"That's right! Ridin' it. I'm gonna ride it again and again, as much as I want to!"
"No you're not! You think you are, but you ain't!"
As I watch this movie, I imagine all these Hollywood executives huddled in a conference room just throwing out ideas to a blustery president who runs the film division. The president hates every idea thrown his way, no matter how good it sounds… until one executive sarcastically says, "How bout John Travolta and Debra Winger get married, and he has to ride a mechanical bull to save his marriage." The executives all chuckle to themselves at how silly the idea sounds, until the president stands up from his oversized chair and says, "I love it! Here's $20 million, go make me a movie."
Meet Bud Davis (John Travolta). He moves to Houston, Texas to live with his uncle. He gets a job at the local refinery, and hangs out at the local bar, called Gilley's. There, he meets Sissy (Debra Winger). They have a whirlwind romance ("whirlwind" is reviewer-speak for "undeveloped") and get married. Everything is kosher until Gilley's bar installs a mechanical bull, which becomes an instant hit. Enter Wes (Scott Glenn). He's the new guy at Gilley's, who can ride the mechanical bull like no one's business. Naturally, Bud is jealous (I mean, who wouldn't be?) and suspects that his new bride likes Wes more than him.
I just don't get it. It's a movie about mechanical bull riding, people! From what I understand, this was a fairly popular movie in 1980. It may have been due to the great country soundtrack, or the fact that John Travolta was a hot commodity following the success of "Saturday Night Fever." Either way, those two pluses can't balance out the overwhelming negative that is the laaaaaaaame script.
Oh, back to the movie. Bud starts a fight with Wes outside of a diner, and gets beat up. Sissy and Wes spend some time together, which only adds fuel to the fire between Wes and Bud. This greatly upsets Bud, who becomes progressively verbally abusive as the movie goes on. In hopes of saving his new marriage, and salvaging his waning self-respect, Wes decides to enter Gilley's Mechanical Bull Riding Contest™.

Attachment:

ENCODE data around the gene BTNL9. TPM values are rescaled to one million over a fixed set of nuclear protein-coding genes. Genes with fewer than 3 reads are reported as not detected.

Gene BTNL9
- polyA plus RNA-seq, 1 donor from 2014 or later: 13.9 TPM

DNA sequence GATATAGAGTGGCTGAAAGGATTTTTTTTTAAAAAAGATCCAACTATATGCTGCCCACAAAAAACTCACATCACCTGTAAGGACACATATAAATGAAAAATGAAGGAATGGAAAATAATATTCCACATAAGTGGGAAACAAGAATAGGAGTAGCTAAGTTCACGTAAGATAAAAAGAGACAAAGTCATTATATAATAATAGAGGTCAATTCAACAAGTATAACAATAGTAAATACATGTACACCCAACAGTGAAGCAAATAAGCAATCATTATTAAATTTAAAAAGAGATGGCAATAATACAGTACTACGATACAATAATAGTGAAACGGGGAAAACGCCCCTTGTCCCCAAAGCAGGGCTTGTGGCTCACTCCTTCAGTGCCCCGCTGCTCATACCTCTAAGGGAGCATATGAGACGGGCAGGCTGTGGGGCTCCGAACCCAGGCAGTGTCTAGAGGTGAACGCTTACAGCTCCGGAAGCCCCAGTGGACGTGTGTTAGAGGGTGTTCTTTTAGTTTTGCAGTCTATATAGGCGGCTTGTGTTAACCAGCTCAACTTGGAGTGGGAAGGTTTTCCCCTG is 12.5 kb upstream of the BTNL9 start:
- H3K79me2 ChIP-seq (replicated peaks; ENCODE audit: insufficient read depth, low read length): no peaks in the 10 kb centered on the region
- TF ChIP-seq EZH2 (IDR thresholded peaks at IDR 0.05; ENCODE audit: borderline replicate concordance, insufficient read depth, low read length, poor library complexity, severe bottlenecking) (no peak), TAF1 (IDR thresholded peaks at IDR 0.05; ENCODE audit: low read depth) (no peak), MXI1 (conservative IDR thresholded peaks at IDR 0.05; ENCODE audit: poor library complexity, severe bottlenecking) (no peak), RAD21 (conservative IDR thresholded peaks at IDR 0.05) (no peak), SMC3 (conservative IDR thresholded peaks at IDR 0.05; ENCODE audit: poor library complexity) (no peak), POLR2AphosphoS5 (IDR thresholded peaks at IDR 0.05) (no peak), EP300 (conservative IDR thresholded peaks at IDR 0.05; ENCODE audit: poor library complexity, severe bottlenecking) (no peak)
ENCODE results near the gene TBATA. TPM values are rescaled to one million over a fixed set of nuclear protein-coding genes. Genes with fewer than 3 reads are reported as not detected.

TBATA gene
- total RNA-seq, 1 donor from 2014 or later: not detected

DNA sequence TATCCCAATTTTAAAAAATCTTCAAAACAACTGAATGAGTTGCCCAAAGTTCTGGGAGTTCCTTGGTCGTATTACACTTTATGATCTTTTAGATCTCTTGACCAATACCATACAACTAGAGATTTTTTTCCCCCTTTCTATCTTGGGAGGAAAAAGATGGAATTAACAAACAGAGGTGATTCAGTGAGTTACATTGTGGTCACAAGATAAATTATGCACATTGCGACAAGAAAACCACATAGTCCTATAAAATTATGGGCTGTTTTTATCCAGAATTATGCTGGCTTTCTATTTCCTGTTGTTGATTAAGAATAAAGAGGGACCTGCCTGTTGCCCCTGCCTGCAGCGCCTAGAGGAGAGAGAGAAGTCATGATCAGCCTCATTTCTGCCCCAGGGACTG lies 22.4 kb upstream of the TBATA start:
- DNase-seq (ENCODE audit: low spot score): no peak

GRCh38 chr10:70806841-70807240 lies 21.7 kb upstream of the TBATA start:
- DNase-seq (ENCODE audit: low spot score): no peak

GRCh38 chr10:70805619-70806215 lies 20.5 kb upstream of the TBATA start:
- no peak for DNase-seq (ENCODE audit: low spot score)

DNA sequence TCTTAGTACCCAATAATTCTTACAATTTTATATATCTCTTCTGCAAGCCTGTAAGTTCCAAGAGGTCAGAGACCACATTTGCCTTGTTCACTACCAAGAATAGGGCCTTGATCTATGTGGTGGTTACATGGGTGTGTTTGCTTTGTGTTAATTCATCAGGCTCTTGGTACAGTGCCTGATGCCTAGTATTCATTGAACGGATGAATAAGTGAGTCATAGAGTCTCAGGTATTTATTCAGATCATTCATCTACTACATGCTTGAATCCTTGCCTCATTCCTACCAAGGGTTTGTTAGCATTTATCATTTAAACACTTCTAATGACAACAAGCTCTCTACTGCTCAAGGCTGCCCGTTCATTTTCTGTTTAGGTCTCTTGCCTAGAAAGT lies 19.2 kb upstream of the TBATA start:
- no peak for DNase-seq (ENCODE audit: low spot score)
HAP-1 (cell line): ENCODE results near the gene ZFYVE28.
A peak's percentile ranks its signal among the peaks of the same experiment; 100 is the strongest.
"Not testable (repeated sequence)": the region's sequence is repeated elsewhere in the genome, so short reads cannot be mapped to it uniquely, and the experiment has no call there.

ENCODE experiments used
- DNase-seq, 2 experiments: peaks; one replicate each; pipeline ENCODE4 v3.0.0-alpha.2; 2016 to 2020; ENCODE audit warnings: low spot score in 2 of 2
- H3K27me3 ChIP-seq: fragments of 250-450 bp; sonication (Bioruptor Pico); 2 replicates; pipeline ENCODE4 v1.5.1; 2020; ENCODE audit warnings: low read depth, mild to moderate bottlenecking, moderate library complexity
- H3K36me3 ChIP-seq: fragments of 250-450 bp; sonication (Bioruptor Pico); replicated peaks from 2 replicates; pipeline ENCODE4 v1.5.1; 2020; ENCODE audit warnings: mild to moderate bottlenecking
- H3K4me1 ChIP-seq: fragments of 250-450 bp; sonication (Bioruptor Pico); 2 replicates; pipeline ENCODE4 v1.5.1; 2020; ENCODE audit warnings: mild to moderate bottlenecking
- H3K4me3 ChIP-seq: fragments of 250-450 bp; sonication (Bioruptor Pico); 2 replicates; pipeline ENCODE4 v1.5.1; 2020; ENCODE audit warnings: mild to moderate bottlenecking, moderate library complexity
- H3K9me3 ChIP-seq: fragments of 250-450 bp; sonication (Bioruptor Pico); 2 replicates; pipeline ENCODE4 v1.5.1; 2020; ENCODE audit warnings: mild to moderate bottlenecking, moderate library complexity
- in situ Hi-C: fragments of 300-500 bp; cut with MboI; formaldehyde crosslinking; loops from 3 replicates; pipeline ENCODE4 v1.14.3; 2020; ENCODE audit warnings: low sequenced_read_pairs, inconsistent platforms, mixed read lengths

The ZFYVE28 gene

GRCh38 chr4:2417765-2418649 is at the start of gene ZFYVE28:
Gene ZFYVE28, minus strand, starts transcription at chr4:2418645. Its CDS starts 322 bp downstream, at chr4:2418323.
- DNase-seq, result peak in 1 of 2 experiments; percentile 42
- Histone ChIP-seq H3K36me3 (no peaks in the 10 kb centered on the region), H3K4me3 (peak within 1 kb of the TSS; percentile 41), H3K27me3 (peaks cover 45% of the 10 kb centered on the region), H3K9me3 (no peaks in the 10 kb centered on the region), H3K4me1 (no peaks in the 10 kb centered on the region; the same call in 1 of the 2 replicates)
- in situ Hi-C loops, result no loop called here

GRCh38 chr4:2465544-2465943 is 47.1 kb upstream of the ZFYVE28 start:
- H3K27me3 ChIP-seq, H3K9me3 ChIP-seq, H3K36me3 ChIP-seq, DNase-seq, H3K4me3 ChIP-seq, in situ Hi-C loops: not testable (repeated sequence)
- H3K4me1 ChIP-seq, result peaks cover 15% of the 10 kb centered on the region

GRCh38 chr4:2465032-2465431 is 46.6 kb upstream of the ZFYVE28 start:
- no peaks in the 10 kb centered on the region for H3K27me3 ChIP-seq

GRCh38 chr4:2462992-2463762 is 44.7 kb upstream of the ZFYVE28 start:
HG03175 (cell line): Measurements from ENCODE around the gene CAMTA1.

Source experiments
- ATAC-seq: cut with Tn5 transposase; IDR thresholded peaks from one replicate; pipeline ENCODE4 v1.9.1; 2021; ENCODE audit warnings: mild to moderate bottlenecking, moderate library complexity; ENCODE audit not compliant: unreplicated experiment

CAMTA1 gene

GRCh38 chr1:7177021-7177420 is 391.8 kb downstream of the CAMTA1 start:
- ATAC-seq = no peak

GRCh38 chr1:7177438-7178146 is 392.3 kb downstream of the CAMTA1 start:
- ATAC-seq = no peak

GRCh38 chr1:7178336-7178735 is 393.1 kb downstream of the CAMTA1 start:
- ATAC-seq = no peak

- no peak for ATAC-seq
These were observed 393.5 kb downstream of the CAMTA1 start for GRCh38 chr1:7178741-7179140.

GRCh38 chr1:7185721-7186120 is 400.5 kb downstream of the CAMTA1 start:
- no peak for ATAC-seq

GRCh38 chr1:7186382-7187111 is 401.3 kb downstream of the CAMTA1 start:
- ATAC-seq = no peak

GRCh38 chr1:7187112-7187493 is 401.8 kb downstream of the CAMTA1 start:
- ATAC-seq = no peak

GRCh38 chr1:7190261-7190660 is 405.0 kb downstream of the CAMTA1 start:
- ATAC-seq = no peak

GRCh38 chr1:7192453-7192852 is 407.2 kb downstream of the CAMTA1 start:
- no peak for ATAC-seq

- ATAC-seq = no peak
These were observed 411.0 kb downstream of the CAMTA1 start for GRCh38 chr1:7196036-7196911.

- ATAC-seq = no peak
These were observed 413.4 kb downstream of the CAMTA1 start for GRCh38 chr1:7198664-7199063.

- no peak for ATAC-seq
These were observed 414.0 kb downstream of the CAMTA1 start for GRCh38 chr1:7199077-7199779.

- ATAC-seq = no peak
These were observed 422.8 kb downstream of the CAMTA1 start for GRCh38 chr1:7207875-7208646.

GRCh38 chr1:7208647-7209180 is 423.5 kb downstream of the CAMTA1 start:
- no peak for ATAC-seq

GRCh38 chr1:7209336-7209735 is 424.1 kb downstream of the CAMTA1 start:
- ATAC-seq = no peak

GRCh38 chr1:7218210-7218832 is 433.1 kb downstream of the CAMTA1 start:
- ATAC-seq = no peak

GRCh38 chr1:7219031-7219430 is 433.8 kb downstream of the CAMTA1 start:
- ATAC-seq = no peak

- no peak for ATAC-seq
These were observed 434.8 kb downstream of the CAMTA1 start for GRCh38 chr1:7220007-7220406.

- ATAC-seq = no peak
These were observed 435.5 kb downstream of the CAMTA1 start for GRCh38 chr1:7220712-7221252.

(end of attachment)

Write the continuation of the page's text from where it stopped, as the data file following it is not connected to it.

Paramount delivers "Urban Cowboy" in Anamorphic Widescreen 1.85:1. One thing I have to say about Paramount's effort video effort here is that it is especially mediocre. The scenes in Gilley's bar are way too dark, and lack the definition I was expecting. Other scenes suffer from grain, soft colors, and specs of dirt on the dull print itself. C'mon Paramount, you know you could have done a much better job.
The audio is presented here in Dolby 2.0 Surround, Dolby 5.1 Surround, and a French Dolby Mono track. This is the one area where the DVD excels, as the incredible soundtrack comes to life on my system (much like Paramount's release of "Saturday Night Fever"). Everything sounds great, and my speakers got a nice workout here. Also, there are no audio dropouts present.
The animated DVD menu plays music from Gilley's bar, while we are treated to clips from the movie. Aesthetically, it looks very nice. Options include: "Play", "Set Up", "Special Features", and "Scene Selection." I was surprised, however, that this movie had the subtitle options "Portuguese" and "Brazilian." When was the last time you saw that?
This DVD is very light on bonus features, which is completely expected from Paramount. The first one is relatively short "Outtakes" of Debra Winger and John Travolta dancing (with her, and solo), shown in rough-cut form. Next is the "Rehearsal Footage" which show Debra Winger and John Travolta, both together and separately, ride the mechanical bull.
If you like mechanical bulls, then this is THE movie for you. Stop reading this review and go out and buy it right now! Otherwise, you may want to skip this movie. On a side note, I'm shocked at how good a job Paramount did on the audio for this DVD, yet what a poor video job they did. In the spirit of the holiday season, I'll give it a rent it, if just for the soundtrack and the quote I used to start this revieww off with.